Cold Weather Health Risks?
Winter weather can bring snow, frost and ice. Does it also bring health risks?
Yes, according to the Office for National Statistics (ONS). More people die in the winter than at any other time of year. So it makes sense to plan for winter.
But it’s not just extremely cold weather that’s the problem. It seems that moderately cold weather is responsible for more winter deaths than a spell of very cold weather.
What are these health risks and what can we do about them?
Heart attacks and stroke
- Increasing your heart rate and blood pressure.
- Making your heart work much harder to keep your body warm.
- Causing changes to your blood that can increase the risk of developing blood clots and lead to heart attack and stroke
Some people are already at higher risk of heart attack or stroke – so even more vulnerable. They include smokers, heavy drinkers, people who don’t get much exercise, people who have type 2 diabetes or are overweight, people with high blood pressure or high levels of ‘bad’ cholesterol and those under high levels of stress.
A healthy lifestyle (healthy diet and exercise - and not smoking or drinking too much alcohol) reduces the risk of heart attack or stroke, so is a useful first line of defence.
Most excess winter deaths – over a third of the total - are caused by respiratory diseases. These include pneumonia, bronchitis, flu, asthma and chronic pulmonary disease (including emphysema).
An American study found that flu epidemics tend to occur after a cold, dry spell. Another study suggest this is because the virus lasts longer in cold, dry air. So take special care with hand washing and other flu precautions after a spell of crisp, clear winter weather.
The cold weather may also suppress our natural defences (the body’s immune system), perhaps in part because we don’t summer sunshine’s vitamin D. Current advice from the NHS is that everyone should take a 10mcg supplement of vitamin D, especially in the autumn and winter when there is less sunshine.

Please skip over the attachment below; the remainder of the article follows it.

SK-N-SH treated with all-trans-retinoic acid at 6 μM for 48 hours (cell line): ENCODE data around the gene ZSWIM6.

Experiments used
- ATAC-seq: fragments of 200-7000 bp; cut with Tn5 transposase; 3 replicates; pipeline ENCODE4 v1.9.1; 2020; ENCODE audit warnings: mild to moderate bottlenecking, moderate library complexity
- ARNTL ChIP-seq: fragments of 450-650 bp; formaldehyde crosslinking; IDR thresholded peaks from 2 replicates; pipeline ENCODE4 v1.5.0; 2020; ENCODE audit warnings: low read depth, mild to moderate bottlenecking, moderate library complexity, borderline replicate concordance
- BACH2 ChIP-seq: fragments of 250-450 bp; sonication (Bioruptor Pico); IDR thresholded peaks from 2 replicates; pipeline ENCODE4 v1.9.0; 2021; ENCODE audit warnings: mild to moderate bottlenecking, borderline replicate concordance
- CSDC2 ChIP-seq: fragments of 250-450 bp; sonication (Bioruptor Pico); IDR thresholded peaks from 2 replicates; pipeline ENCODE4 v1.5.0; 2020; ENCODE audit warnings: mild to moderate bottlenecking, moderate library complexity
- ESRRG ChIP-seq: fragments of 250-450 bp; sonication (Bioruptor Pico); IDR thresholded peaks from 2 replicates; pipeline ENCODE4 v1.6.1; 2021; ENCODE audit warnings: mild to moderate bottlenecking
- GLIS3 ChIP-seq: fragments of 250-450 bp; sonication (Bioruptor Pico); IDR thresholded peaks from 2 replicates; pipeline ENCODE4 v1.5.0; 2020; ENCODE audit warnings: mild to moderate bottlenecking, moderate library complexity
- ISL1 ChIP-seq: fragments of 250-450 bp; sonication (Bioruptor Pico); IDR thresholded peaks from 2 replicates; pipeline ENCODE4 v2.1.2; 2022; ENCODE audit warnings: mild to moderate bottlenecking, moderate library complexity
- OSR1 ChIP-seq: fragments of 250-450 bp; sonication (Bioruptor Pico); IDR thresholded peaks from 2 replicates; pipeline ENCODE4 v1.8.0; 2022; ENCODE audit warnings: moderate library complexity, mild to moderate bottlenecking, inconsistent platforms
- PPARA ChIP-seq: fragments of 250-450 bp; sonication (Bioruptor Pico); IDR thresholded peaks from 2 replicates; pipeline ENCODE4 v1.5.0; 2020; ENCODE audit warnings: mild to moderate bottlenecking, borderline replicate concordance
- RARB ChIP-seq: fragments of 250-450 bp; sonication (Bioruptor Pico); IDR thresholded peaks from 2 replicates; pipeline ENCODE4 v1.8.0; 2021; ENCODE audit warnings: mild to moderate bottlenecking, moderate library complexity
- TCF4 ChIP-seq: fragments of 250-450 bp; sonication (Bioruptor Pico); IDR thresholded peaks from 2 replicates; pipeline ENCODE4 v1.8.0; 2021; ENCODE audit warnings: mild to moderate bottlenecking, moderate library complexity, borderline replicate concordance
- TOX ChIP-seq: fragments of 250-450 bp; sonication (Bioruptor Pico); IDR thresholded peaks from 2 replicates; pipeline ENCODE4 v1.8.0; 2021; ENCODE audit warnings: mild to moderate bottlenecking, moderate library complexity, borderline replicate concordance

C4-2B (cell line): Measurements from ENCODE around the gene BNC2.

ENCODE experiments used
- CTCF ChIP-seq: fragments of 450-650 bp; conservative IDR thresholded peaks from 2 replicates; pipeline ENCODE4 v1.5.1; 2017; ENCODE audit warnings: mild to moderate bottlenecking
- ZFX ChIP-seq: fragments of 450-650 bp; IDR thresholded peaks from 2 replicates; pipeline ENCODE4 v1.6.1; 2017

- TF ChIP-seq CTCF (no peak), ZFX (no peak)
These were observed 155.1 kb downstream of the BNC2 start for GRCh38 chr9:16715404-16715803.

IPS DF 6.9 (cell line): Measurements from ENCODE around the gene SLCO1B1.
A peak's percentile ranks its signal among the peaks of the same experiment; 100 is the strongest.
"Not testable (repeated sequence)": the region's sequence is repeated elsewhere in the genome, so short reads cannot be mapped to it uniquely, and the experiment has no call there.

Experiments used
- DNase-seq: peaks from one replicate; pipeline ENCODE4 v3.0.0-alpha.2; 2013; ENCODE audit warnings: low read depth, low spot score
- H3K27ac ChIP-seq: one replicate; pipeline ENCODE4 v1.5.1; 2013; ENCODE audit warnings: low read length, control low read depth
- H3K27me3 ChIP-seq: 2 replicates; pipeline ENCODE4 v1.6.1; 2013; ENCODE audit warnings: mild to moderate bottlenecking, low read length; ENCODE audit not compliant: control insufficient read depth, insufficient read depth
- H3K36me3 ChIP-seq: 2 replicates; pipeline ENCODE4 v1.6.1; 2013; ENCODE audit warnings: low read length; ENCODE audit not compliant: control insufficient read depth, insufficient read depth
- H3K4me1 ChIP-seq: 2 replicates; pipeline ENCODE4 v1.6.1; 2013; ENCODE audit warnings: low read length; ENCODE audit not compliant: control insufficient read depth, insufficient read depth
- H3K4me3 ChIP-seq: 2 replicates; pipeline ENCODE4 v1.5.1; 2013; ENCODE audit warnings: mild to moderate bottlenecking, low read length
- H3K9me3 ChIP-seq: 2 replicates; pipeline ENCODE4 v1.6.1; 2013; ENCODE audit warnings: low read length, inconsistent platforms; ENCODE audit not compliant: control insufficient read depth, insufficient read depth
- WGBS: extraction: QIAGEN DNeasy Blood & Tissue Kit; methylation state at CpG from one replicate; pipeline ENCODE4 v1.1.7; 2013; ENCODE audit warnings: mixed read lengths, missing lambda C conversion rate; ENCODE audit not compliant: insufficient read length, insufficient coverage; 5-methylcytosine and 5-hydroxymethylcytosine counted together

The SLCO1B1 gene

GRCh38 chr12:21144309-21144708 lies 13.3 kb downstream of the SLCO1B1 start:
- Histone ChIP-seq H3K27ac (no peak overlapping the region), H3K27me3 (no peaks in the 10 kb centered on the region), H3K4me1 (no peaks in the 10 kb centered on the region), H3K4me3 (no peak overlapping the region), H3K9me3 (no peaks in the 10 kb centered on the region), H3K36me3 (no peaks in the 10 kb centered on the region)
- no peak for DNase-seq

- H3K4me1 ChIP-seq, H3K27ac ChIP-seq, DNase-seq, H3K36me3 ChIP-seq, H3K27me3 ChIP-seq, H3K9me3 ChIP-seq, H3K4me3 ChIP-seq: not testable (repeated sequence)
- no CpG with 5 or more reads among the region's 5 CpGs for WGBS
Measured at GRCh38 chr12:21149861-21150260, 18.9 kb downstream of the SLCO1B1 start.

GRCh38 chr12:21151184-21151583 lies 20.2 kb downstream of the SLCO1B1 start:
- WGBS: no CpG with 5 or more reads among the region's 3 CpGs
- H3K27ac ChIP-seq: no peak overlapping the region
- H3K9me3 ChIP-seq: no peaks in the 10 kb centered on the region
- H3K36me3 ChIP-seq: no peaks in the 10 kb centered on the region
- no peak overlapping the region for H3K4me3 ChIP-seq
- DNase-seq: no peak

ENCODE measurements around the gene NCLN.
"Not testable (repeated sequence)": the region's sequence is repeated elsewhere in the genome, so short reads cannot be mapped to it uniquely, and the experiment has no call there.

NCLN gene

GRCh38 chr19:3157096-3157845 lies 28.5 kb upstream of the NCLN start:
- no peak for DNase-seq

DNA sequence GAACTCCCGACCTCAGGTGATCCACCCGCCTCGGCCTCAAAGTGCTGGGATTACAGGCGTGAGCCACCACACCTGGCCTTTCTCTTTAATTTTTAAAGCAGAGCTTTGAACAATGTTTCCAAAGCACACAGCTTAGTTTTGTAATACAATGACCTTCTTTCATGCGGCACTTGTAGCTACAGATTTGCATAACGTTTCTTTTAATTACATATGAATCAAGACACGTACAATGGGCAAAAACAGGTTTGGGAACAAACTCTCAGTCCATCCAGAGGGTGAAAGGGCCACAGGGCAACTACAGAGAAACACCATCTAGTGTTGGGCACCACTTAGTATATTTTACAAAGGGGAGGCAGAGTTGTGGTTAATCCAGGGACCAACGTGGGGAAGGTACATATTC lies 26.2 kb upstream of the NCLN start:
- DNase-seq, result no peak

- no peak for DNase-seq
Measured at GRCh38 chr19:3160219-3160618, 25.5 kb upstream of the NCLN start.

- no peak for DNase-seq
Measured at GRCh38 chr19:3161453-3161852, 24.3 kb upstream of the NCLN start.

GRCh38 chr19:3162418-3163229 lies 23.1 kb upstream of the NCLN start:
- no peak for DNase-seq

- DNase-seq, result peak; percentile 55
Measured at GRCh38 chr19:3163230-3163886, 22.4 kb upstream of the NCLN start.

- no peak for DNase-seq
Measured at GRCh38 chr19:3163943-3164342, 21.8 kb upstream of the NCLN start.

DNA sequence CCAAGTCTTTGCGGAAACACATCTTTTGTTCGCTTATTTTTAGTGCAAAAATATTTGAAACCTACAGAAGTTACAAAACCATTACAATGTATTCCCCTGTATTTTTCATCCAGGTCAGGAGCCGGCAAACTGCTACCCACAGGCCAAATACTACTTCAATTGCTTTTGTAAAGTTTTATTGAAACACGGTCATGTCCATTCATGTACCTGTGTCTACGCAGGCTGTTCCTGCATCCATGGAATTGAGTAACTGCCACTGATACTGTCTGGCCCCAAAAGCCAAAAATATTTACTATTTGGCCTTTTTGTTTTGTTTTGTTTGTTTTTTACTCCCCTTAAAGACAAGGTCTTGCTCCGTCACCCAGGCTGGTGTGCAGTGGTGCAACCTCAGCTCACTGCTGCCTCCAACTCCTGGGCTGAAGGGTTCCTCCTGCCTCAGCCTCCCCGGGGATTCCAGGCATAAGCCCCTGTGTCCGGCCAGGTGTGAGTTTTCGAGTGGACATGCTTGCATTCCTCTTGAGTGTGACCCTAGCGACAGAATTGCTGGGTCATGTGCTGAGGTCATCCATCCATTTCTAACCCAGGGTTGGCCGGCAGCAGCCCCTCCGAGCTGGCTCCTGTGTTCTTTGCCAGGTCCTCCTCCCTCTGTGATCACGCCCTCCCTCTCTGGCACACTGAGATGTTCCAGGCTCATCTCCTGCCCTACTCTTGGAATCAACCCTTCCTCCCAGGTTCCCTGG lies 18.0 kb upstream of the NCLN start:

Hypothermia occurs when our body temperature falls several degrees below normal. Severe hypothermia can cause an irregular heart rate. This can lead to heart failure and death. In one recent year around 1,600 people seen in hospital in the UK were diagnosed with hypothermia. Just over 70% were aged over 60.
Others at higher risk of hypothermia include people with arthritis, Parkinson’s Disease, diabetes, heart disease, respiratory diseases, poor circulation, memory impairment, and mental illness. Those living alone, in poorly insulated or damp homes, with limited income are also vulnerable - especially if they have difficulty moving around to generate heat. Older adults may have a combination of these risk factors so need particular care.
Warning signs of hypothermia in adults include shivering, exhaustion, confusion, slow and shallow breathing, a weak pulse, memory loss and slurred speech.
Common Sense Precautions to reduce hypothermia include:
- Wear layers and limit time outside when it is very cold.
- Warm footwear and gloves outside, as toes and fingers can be vulnerable.